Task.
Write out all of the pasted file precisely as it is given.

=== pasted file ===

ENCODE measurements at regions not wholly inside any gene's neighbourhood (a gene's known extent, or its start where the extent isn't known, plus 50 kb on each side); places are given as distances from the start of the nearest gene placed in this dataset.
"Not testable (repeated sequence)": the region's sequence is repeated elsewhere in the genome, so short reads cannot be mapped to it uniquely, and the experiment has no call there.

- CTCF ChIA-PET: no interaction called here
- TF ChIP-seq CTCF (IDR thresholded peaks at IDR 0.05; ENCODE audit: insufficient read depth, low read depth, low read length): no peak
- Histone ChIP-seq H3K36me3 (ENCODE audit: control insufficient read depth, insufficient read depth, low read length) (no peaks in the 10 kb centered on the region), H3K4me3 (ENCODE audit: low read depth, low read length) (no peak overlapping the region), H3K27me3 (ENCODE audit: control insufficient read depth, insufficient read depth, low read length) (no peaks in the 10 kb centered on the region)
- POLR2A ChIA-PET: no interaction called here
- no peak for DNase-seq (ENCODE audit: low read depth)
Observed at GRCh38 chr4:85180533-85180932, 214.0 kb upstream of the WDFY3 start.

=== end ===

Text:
ENCODE measurements at regions not wholly inside any gene's neighbourhood (a gene's known extent, or its start where the extent isn't known, plus 50 kb on each side); places are given as distances from the start of the nearest gene placed in this dataset.
"Not testable (repeated sequence)": the region's sequence is repeated elsewhere in the genome, so short reads cannot be mapped to it uniquely, and the experiment has no call there.

- CTCF ChIA-PET: no interaction called here
- TF ChIP-seq CTCF (IDR thresholded peaks at IDR 0.05; ENCODE audit: insufficient read depth, low read depth, low read length): no peak
- Histone ChIP-seq H3K36me3 (ENCODE audit: control insufficient read depth, insufficient read depth, low read length) (no peaks in the 10 kb centered on the region), H3K4me3 (ENCODE audit: low read depth, low read length) (no peak overlapping the region), H3K27me3 (ENCODE audit: control insufficient read depth, insufficient read depth, low read length) (no peaks in the 10 kb centered on the region)
- POLR2A ChIA-PET: no interaction called here
- no peak for DNase-seq (ENCODE audit: low read depth)
Observed at GRCh38 chr4:85180533-85180932, 214.0 kb upstream of the WDFY3 start.